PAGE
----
If you have any comments or suggestions for this first draft, please add your comment via the comment link below.  I will pass your thoughts on to Mr. Finley. Or you can contact him at the TDA directly.  Let's get the dialog going.



TDA told more enforcement needed

Structural Pest Control Advisory Committee meets in
conference room with a great view of the State capitol.
The spring meeting of the Structural Pest Control Advisory Committee took place last Thursday at the Austin offices of the Texas Department of Agriculture.  If you've never been to the hub of regulatory activity for pest control in the state, it's a massive square building with a great view, from upstairs, of the "sunset red" granite of the state capitol building.  This quarter's lively meeting focused on enforcement actions--or what some in the industry feel is not enough enforcement action.

The discussion started with a report from Assistant General counsel AJ Wilson and her staff. They reported that the percent of cases referred to the enforcement team that resulted in enforcement action has seen a slight increase.  Last year 54.4% of complaints resulted in some sort of enforcement action, such as a fine.  This was up from 43% and 44% in 2010 and 2011.  Warren Remmey, industry member from  San Antonio, expressed concerns about a need for more investigators, especially for checking up on illegal fumigations. He shared an example of a case from 2013, concerning an unmarked vehicle allegedly carrying fumigation equipment that has still not resulted in any enforcement action.

Later in the meeting, during the public comment period, Debbie Aguirre, of Elite Exterminating in Corpus Christi, expressed concern about what she termed "lax oversight" of illegal operators. "And no place is enforcement more important than fumigations," she said. Harvey West with Coastal Fumigators in Houston, echoed her concerns, expressing his belief that there was benefit to the whole industry and regulators in making examples of people who were blatantly in violation of the law with respect to fumigations. Dale Burnett, former regulator, spoke on behalf of Worldwide Pest Control in San Antonio, noted that administrative penalties during the latter years of the Structural Pest Control Board averaged $100,000 to $200,000 annually. According to a recent Open Records Act request, last year the TDA collected only $20,087 in penalties, though penalties have been increasing, with a more than 230% increase since 2011.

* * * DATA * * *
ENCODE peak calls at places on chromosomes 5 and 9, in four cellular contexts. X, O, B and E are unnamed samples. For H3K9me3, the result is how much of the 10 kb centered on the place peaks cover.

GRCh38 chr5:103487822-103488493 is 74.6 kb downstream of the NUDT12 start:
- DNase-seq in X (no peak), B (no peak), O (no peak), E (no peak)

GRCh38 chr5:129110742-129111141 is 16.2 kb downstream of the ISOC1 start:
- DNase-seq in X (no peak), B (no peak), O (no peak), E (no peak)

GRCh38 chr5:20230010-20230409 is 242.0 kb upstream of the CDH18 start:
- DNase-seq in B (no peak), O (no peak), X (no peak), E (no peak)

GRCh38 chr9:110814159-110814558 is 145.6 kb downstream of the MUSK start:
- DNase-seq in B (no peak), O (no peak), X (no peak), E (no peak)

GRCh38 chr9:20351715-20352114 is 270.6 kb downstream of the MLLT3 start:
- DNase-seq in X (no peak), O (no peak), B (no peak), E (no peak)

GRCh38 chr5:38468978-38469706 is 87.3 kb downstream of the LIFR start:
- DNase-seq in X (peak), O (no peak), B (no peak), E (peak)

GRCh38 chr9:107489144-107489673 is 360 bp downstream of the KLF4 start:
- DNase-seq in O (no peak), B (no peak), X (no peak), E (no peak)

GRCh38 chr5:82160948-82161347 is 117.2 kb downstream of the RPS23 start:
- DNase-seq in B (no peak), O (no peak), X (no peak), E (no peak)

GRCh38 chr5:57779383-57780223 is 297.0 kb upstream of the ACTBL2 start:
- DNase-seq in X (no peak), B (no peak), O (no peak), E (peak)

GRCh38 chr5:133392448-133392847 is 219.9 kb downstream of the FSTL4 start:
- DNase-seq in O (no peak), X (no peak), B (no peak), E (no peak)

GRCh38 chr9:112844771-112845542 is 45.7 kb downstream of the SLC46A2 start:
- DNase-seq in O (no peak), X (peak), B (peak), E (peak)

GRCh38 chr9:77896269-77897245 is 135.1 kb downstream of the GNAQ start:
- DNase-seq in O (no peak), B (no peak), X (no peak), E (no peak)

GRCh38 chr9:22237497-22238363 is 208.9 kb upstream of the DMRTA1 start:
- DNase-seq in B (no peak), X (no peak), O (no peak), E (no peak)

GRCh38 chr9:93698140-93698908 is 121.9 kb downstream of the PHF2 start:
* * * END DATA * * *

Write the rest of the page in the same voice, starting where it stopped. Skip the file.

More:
If it seems unusual for industry members to ask a regulatory agency for more fines and enforcement actions, it probably is. But the pest control industry in Texas is not just any industry.  It is sensitive to its reputation, and leading business owners are often split on the need for more, or less, enforcement. Only a few years ago, industry voices were heard in Austin about perceived overly-zealous enforcement, which ultimately led  to the closing of the Structural Pest Control Board and its blending into the Department of Agriculture. Most industry leaders are especially sensitive to the issue of unlicensed operators, however, and few reputable pest control operators seem to begrudge quick and decisive action against businesses that threaten public health and the reputation of the industry. For it's part, the TDA team listened respectfully. Policy dictates that they not comment on ongoing investigations, so there was no opportunity for them to respond to critical comments, only listen.

In other business, Randy Rivera reported on upcoming changes to regulations affecting pesticide applicators holding Agriculture (3A) licenses. Most of the proposed changes will be administrative updates, and designed to harmonize TDA and Structural pest control regulations.  Definitions for Lawn and Ornamental (formerly Plant and Turf), Nursery Plant Production (formerly Greenhouse Plant Production) and Landscape Maintenance (formerly Plant Pest and Weed Control) categories have been added to the rules.  There will also be a new proposed rule requiring TDA decals (not numbers) on vehicles being used by non-commercial applicators, including those who use non-restricted use insecticides.  If you carry a TDA applicator's license, you should expect to see publication of these proposed regulation changes in the Texas Register by mid-May.